Ethanol stimulates tumor progression and expression of vascular endothelial growth factor in chick embryos




The mechanisms by which alcohol consumption causes cancer have not been established due to a lack of experimental studies.


A chick embryo chorioallantoic membrane (CAM) model that bore human fibrosarcoma (HT1080) was used to determine whether the administration of physiologically relevant doses of ethanol could stimulate tumor growth, angiogenesis, metastasis, and vascular endothelial growth factor (VEGF) expression in tumors. HT1080 cells were inoculated onto the “upper CAM” on Day 8, saline or ethanol was administrated at a dose of 0.25g/kg per day on the CAM, and the tumors were harvested on Day 17. VEGF mRNA and protein were determined by Northern blot analysis and enzyme-linked immunosorbent assay. Intratumoral vascular volume density (IVVD) was determined by point counting on periodic acid–Schiff-stained sections. Intravasation of HT1080 cells was determined using human-Alu polymerase chain reaction analysis. The effects of ethanol on VEGF expression and cell proliferation were examined in cultured HT1080 cells.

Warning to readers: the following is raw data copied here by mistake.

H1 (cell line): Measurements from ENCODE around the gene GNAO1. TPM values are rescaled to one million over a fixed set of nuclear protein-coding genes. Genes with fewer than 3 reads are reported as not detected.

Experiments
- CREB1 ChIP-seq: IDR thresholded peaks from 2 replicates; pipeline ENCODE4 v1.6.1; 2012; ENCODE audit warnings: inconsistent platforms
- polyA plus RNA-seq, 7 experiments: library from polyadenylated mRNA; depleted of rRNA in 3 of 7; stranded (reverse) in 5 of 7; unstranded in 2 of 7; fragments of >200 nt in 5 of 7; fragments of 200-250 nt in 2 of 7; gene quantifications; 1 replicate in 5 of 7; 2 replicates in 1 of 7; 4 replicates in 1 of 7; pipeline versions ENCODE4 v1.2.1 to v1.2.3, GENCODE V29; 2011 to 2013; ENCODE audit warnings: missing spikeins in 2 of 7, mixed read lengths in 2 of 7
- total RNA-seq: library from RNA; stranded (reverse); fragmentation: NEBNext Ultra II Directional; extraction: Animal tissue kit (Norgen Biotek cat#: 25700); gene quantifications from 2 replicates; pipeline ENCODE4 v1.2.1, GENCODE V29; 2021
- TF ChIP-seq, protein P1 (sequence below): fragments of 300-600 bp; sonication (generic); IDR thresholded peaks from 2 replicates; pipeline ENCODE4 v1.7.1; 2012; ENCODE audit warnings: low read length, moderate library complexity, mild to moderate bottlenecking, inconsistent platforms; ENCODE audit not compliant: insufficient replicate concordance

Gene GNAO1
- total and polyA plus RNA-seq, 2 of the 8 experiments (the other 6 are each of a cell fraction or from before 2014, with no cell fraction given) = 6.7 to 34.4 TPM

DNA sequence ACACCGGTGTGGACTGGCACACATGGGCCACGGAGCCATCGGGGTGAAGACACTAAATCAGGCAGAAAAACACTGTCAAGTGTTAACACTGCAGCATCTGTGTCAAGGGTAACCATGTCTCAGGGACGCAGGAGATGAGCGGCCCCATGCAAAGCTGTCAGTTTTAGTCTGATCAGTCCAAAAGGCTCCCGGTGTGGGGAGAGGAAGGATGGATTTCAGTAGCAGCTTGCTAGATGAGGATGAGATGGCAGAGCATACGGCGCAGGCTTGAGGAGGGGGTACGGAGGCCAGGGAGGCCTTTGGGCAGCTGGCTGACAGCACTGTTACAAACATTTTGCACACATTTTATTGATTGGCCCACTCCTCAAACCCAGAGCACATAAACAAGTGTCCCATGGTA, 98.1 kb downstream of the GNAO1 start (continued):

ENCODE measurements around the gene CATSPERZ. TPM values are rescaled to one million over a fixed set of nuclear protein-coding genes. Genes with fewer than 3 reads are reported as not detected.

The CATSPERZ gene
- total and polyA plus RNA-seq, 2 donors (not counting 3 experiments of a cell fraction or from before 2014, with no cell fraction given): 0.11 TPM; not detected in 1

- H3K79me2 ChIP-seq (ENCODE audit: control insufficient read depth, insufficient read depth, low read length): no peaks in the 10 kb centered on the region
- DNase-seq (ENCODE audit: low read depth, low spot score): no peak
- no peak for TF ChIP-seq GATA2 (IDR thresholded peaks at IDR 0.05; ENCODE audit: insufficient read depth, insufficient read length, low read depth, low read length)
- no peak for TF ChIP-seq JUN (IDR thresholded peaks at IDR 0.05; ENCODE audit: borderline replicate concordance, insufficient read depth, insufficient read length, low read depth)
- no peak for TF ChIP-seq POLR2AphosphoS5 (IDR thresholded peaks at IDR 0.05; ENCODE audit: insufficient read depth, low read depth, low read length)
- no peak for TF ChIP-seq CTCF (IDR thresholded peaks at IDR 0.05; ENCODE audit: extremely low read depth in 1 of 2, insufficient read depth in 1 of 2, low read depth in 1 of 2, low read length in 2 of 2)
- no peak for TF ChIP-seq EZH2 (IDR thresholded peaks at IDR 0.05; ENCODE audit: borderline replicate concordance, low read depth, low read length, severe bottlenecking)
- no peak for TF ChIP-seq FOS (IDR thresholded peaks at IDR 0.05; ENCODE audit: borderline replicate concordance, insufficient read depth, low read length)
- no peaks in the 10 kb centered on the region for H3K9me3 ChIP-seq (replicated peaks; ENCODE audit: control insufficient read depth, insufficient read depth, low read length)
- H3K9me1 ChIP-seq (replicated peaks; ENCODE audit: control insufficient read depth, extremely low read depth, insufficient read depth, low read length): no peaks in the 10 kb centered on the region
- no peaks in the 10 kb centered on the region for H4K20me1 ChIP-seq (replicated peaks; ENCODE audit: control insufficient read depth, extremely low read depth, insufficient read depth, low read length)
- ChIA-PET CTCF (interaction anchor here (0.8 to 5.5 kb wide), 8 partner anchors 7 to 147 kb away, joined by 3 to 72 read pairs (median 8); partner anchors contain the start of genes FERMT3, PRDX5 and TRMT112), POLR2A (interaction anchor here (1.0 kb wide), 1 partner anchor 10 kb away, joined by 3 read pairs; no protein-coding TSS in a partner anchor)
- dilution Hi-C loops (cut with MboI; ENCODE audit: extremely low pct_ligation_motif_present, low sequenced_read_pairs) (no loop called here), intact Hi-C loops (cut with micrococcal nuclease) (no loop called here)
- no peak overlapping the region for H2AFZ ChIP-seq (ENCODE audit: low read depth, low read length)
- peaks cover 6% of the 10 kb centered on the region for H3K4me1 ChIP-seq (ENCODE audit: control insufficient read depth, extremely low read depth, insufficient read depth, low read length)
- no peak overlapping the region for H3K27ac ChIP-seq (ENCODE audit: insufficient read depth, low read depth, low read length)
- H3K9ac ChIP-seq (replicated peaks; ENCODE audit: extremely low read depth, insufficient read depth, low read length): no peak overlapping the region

Ethanol treatment for 9 days caused a 2.2-fold increase in tumor volume (867 ± 138 mm3 vs. 402 ± 28 mm3), a 2.1-fold increase in IVVD (0.021 ± 0.004 mm3/mm3 vs. 0.010 mm3/mm3 ± 0.002 mm3/mm3), and a significant increase in VEGF mRNA or protein expression in tumors compared with a group of control embryos (n = 6 embryos; P < 0.01). Ethanol treatment caused an increase > 8-fold in the intravasated HT1080 cells in the CAM group compared with the control group (n = 6 embryos; P < 0.01). Physiologically relevant levels of ethanol (10 mM and 20 mM) caused a dose-related increase in VEGF mRNA and protein expression in cultured HT1080 cells. The ethanol–HT1080-conditioned media increased the proliferation of endothelial cells, but not of HT1080 cells.


The findings suggest that the induction of angiogenesis and VEGF expression by ethanol represents an important mechanism of cancer progression associated with alcoholic beverage consumption. Cancer 2005. © 2004 American Cancer Society.